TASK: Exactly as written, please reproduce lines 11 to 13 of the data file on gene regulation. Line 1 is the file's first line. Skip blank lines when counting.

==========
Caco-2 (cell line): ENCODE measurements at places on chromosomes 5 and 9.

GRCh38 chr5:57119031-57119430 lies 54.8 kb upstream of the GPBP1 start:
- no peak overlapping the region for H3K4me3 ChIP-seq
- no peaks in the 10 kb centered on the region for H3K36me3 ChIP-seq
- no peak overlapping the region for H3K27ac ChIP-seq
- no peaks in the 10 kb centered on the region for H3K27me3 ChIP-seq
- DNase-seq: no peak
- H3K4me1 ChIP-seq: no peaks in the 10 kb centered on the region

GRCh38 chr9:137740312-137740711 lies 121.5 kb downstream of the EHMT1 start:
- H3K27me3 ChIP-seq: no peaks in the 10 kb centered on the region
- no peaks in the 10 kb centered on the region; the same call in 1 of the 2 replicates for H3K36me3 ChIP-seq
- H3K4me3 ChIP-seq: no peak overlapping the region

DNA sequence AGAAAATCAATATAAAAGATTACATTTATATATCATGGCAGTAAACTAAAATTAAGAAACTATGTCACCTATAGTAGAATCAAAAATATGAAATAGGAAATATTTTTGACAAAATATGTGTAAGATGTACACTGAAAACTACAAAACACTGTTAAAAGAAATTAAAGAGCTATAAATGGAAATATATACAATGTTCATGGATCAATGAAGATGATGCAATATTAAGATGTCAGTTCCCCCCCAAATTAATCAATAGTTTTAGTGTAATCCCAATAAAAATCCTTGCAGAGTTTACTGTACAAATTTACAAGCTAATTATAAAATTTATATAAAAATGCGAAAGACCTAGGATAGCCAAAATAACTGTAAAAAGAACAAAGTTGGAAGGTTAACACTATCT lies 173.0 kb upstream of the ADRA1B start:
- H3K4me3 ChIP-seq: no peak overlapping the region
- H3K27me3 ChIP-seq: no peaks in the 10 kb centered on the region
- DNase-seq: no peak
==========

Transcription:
- no peaks in the 10 kb centered on the region; the same call in 1 of the 2 replicates for H3K36me3 ChIP-seq
- H3K4me3 ChIP-seq: no peak overlapping the region

DNA sequence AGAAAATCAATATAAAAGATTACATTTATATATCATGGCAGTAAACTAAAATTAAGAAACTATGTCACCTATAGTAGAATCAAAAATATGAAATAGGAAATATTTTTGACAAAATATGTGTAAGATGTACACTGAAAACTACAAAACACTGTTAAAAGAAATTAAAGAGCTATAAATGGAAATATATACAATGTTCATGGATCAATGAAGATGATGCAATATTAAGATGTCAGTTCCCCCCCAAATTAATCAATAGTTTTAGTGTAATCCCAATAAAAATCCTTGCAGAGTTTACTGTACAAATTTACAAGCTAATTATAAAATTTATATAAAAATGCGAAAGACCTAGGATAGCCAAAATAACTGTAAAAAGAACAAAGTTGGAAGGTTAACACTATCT lies 173.0 kb upstream of the ADRA1B start: